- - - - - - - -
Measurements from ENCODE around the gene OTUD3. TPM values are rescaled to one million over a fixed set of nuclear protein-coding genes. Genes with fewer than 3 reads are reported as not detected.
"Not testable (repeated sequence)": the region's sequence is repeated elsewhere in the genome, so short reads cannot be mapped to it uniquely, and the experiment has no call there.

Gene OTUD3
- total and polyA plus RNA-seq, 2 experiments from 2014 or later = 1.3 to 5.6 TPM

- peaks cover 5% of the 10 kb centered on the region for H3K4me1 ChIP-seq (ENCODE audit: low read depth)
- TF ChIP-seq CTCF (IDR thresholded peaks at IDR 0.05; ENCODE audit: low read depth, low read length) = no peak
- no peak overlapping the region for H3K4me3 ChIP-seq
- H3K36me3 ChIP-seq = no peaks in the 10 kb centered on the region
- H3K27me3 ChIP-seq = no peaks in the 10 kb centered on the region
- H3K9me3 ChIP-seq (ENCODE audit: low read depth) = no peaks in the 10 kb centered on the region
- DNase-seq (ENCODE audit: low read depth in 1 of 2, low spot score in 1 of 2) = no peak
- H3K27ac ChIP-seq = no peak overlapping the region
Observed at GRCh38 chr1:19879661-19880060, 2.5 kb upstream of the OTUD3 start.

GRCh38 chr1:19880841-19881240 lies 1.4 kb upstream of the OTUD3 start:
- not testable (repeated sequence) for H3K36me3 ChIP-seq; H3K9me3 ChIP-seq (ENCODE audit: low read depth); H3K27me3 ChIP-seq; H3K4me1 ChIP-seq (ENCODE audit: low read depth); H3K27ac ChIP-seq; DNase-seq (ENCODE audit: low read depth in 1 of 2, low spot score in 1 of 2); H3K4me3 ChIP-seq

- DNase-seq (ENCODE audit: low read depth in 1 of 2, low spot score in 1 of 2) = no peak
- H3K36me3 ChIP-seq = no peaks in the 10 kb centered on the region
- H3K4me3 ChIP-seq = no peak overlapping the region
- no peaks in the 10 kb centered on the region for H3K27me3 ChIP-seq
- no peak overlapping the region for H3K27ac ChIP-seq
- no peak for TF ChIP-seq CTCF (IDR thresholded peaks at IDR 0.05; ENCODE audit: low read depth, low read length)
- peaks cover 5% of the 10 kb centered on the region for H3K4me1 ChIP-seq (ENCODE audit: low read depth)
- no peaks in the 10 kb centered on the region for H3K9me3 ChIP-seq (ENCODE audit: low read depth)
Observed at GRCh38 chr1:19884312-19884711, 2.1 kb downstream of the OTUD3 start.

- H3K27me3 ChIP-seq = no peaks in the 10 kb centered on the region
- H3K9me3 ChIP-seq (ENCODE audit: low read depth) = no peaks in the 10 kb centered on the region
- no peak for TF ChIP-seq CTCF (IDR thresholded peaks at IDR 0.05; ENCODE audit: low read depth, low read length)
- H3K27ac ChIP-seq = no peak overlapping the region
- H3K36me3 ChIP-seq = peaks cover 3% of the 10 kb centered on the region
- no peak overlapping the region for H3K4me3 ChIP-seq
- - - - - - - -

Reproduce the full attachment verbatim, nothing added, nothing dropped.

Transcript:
Measurements from ENCODE around the gene OTUD3. TPM values are rescaled to one million over a fixed set of nuclear protein-coding genes. Genes with fewer than 3 reads are reported as not detected.
"Not testable (repeated sequence)": the region's sequence is repeated elsewhere in the genome, so short reads cannot be mapped to it uniquely, and the experiment has no call there.

Gene OTUD3
- total and polyA plus RNA-seq, 2 experiments from 2014 or later = 1.3 to 5.6 TPM

- peaks cover 5% of the 10 kb centered on the region for H3K4me1 ChIP-seq (ENCODE audit: low read depth)
- TF ChIP-seq CTCF (IDR thresholded peaks at IDR 0.05; ENCODE audit: low read depth, low read length) = no peak
- no peak overlapping the region for H3K4me3 ChIP-seq
- H3K36me3 ChIP-seq = no peaks in the 10 kb centered on the region
- H3K27me3 ChIP-seq = no peaks in the 10 kb centered on the region
- H3K9me3 ChIP-seq (ENCODE audit: low read depth) = no peaks in the 10 kb centered on the region
- DNase-seq (ENCODE audit: low read depth in 1 of 2, low spot score in 1 of 2) = no peak
- H3K27ac ChIP-seq = no peak overlapping the region
Observed at GRCh38 chr1:19879661-19880060, 2.5 kb upstream of the OTUD3 start.

GRCh38 chr1:19880841-19881240 lies 1.4 kb upstream of the OTUD3 start:
- not testable (repeated sequence) for H3K36me3 ChIP-seq; H3K9me3 ChIP-seq (ENCODE audit: low read depth); H3K27me3 ChIP-seq; H3K4me1 ChIP-seq (ENCODE audit: low read depth); H3K27ac ChIP-seq; DNase-seq (ENCODE audit: low read depth in 1 of 2, low spot score in 1 of 2); H3K4me3 ChIP-seq

- DNase-seq (ENCODE audit: low read depth in 1 of 2, low spot score in 1 of 2) = no peak
- H3K36me3 ChIP-seq = no peaks in the 10 kb centered on the region
- H3K4me3 ChIP-seq = no peak overlapping the region
- no peaks in the 10 kb centered on the region for H3K27me3 ChIP-seq
- no peak overlapping the region for H3K27ac ChIP-seq
- no peak for TF ChIP-seq CTCF (IDR thresholded peaks at IDR 0.05; ENCODE audit: low read depth, low read length)
- peaks cover 5% of the 10 kb centered on the region for H3K4me1 ChIP-seq (ENCODE audit: low read depth)
- no peaks in the 10 kb centered on the region for H3K9me3 ChIP-seq (ENCODE audit: low read depth)
Observed at GRCh38 chr1:19884312-19884711, 2.1 kb downstream of the OTUD3 start.

- H3K27me3 ChIP-seq = no peaks in the 10 kb centered on the region
- H3K9me3 ChIP-seq (ENCODE audit: low read depth) = no peaks in the 10 kb centered on the region
- no peak for TF ChIP-seq CTCF (IDR thresholded peaks at IDR 0.05; ENCODE audit: low read depth, low read length)
- H3K27ac ChIP-seq = no peak overlapping the region
- H3K36me3 ChIP-seq = peaks cover 3% of the 10 kb centered on the region
- no peak overlapping the region for H3K4me3 ChIP-seq